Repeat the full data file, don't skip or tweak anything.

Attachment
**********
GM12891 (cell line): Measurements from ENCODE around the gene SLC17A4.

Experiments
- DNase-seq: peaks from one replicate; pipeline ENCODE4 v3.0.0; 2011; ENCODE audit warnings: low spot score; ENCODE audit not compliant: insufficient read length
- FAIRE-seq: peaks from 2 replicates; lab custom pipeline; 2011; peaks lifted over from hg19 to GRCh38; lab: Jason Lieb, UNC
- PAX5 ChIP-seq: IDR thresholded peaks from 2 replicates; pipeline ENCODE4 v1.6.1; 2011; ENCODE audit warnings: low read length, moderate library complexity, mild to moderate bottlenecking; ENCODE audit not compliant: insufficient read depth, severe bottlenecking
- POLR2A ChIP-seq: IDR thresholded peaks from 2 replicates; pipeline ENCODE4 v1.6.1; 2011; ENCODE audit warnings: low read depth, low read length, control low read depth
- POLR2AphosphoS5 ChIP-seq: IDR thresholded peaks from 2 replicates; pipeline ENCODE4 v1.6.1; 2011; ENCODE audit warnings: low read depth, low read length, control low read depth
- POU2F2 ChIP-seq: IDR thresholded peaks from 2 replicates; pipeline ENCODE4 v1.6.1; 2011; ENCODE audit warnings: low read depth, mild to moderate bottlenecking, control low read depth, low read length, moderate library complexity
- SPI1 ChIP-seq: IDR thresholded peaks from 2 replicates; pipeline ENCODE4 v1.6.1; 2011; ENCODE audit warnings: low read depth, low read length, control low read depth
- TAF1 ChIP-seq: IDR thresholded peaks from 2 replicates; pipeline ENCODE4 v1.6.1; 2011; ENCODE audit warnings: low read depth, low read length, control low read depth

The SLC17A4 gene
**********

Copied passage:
GM12891 (cell line): Measurements from ENCODE around the gene SLC17A4.

Experiments
- DNase-seq: peaks from one replicate; pipeline ENCODE4 v3.0.0; 2011; ENCODE audit warnings: low spot score; ENCODE audit not compliant: insufficient read length
- FAIRE-seq: peaks from 2 replicates; lab custom pipeline; 2011; peaks lifted over from hg19 to GRCh38; lab: Jason Lieb, UNC
- PAX5 ChIP-seq: IDR thresholded peaks from 2 replicates; pipeline ENCODE4 v1.6.1; 2011; ENCODE audit warnings: low read length, moderate library complexity, mild to moderate bottlenecking; ENCODE audit not compliant: insufficient read depth, severe bottlenecking
- POLR2A ChIP-seq: IDR thresholded peaks from 2 replicates; pipeline ENCODE4 v1.6.1; 2011; ENCODE audit warnings: low read depth, low read length, control low read depth
- POLR2AphosphoS5 ChIP-seq: IDR thresholded peaks from 2 replicates; pipeline ENCODE4 v1.6.1; 2011; ENCODE audit warnings: low read depth, low read length, control low read depth
- POU2F2 ChIP-seq: IDR thresholded peaks from 2 replicates; pipeline ENCODE4 v1.6.1; 2011; ENCODE audit warnings: low read depth, mild to moderate bottlenecking, control low read depth, low read length, moderate library complexity
- SPI1 ChIP-seq: IDR thresholded peaks from 2 replicates; pipeline ENCODE4 v1.6.1; 2011; ENCODE audit warnings: low read depth, low read length, control low read depth
- TAF1 ChIP-seq: IDR thresholded peaks from 2 replicates; pipeline ENCODE4 v1.6.1; 2011; ENCODE audit warnings: low read depth, low read length, control low read depth

The SLC17A4 gene